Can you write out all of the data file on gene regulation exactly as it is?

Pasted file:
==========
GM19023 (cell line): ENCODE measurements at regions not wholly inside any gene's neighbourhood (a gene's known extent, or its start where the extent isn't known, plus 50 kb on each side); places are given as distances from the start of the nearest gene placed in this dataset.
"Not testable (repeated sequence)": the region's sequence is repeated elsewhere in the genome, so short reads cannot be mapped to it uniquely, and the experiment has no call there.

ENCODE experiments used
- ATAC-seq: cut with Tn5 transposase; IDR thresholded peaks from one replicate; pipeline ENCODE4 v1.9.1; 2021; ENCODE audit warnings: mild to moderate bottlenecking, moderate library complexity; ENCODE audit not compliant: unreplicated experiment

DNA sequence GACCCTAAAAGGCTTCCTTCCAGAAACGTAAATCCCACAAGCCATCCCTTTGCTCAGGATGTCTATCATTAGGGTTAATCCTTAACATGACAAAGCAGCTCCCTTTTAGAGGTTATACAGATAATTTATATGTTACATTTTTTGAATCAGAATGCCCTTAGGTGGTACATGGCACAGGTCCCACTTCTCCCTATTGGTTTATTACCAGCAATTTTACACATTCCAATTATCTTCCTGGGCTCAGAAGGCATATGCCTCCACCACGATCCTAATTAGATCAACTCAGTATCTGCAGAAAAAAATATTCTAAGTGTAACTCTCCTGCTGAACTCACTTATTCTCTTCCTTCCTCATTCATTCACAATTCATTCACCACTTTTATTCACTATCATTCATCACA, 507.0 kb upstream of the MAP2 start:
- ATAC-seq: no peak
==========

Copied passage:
GM19023 (cell line): ENCODE measurements at regions not wholly inside any gene's neighbourhood (a gene's known extent, or its start where the extent isn't known, plus 50 kb on each side); places are given as distances from the start of the nearest gene placed in this dataset.
"Not testable (repeated sequence)": the region's sequence is repeated elsewhere in the genome, so short reads cannot be mapped to it uniquely, and the experiment has no call there.

ENCODE experiments used
- ATAC-seq: cut with Tn5 transposase; IDR thresholded peaks from one replicate; pipeline ENCODE4 v1.9.1; 2021; ENCODE audit warnings: mild to moderate bottlenecking, moderate library complexity; ENCODE audit not compliant: unreplicated experiment

DNA sequence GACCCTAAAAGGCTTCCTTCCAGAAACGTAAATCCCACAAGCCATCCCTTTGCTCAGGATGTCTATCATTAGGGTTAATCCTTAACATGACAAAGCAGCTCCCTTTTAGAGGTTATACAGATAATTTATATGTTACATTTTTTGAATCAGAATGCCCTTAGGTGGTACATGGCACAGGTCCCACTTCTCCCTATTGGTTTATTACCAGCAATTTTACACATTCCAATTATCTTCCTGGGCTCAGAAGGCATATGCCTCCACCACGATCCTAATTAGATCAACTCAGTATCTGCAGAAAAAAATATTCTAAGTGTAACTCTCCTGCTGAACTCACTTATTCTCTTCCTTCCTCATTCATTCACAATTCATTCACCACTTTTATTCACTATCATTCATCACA, 507.0 kb upstream of the MAP2 start:
- ATAC-seq: no peak